Nov. 24, 2020Print | PDF
Wilfrid Laurier University’s Cold Regions Research Centre (CRRC) is welcoming Nobel Peace Prize nominee Sheila Watt-Cloutier for a virtual keynote address on Friday, Nov. 27. Watt-Cloutier, an environmental and human rights advocate, will speak about climate change and its impacts on Arctic communities, as well as her personal journey toward advocacy and policy-making at local and international levels.
Watt-Cloutier’s speech will be the closing remarks for the 33rd annual CRRC Days conference, a gathering of northern researchers focused on giving graduate and undergraduate students, and postdoctoral fellows, a chance to share their research.
“Sheila’s message directly connects to our research themes of climate change and its impacts on northern communities, and should be very inspiring for the young researchers in the ‘room,’” says Colin Robertson, director of the CRRC and associate professor of Geography and Environmental Studies. The talk will be hosted in collaboration with Laurier’s Office of Indigenous Initiatives and the Northern Water Futures research project.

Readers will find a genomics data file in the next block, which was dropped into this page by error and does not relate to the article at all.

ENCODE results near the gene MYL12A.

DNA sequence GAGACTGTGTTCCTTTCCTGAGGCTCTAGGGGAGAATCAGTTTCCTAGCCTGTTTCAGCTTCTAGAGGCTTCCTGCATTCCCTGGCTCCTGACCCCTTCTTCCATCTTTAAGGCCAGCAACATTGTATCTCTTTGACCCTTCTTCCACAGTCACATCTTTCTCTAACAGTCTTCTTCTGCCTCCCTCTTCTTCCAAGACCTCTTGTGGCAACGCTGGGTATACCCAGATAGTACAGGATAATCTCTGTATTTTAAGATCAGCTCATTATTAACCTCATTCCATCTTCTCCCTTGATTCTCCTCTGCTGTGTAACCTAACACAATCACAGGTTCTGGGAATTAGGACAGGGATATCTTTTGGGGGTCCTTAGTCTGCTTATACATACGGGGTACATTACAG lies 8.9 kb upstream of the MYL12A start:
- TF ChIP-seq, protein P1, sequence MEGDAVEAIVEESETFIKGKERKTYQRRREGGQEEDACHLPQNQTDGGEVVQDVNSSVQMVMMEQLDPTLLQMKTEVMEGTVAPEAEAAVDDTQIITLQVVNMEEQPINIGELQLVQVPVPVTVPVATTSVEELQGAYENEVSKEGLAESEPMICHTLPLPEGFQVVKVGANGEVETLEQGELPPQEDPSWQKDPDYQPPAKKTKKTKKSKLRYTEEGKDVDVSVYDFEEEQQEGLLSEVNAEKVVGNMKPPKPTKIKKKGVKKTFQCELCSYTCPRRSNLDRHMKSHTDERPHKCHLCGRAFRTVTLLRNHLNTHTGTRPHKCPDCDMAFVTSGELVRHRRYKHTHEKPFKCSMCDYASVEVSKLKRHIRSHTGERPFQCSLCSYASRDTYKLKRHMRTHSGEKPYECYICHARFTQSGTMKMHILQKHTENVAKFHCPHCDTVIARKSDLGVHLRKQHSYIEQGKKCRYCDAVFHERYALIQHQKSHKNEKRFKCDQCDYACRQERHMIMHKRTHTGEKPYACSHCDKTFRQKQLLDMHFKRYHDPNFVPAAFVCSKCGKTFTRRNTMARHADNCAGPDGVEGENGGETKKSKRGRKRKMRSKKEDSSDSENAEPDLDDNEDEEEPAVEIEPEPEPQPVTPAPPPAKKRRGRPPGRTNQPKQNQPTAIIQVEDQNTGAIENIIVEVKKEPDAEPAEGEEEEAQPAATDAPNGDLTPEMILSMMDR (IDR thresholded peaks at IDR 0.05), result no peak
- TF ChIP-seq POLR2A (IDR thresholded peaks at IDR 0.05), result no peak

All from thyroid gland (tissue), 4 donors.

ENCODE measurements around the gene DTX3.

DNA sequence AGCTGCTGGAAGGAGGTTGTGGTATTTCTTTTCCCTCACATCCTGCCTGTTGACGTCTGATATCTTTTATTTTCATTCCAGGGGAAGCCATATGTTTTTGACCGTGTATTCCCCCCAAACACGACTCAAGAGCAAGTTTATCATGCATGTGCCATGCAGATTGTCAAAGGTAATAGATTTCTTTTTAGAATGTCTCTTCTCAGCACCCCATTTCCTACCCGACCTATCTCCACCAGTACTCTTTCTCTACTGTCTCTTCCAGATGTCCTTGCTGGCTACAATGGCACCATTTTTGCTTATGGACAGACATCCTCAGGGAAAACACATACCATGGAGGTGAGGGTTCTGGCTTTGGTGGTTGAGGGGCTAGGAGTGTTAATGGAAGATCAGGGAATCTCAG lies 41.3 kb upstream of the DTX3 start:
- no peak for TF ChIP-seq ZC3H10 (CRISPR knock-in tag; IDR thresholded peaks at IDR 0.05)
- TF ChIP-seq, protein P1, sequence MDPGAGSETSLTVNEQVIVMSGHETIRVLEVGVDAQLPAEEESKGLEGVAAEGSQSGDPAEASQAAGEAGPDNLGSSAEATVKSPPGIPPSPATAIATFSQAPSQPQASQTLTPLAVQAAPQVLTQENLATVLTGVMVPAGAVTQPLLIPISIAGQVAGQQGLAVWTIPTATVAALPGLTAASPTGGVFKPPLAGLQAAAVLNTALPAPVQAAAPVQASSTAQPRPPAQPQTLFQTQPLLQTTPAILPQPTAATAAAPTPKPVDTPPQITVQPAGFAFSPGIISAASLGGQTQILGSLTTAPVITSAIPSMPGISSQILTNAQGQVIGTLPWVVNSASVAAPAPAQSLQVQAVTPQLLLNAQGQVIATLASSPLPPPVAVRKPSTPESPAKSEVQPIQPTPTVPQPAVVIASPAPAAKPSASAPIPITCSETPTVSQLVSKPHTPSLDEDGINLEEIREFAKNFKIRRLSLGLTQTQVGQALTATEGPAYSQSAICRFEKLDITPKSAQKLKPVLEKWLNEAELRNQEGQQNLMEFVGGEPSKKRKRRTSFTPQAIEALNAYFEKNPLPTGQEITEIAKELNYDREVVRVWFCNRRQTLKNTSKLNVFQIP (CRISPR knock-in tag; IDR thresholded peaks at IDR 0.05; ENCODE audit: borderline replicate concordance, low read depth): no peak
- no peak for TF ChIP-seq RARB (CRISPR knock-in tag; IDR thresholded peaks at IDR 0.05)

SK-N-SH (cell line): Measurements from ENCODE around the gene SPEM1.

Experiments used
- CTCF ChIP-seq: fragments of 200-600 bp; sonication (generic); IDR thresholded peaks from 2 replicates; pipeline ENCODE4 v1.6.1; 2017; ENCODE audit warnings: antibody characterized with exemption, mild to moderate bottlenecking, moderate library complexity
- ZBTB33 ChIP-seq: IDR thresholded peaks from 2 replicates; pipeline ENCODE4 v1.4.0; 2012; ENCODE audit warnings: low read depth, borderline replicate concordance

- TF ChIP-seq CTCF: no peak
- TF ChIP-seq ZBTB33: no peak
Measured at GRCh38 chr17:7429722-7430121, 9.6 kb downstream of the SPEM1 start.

In 2007, Watt-Cloutier was nominated for the Nobel Peace Prize for her advocacy work showing the impact of global climate change on human rights. She is an Officer of the Order of Canada and was elected the Canadian president of the Inuit Circumpolar Council (ICC) from 1995 to 2002, before becoming the International Chair of the ICC until 2006. Watt-Cloutier is the author of a memoir titled The Right to Be Cold: One Woman’s Story of Protecting Her Culture, the Arctic and the Whole Planet.
Anyone is welcome to register for Watt-Cloutier’s keynote address, which will take place via Zoom on Nov. 27 from 3 to 4:15 p.m.
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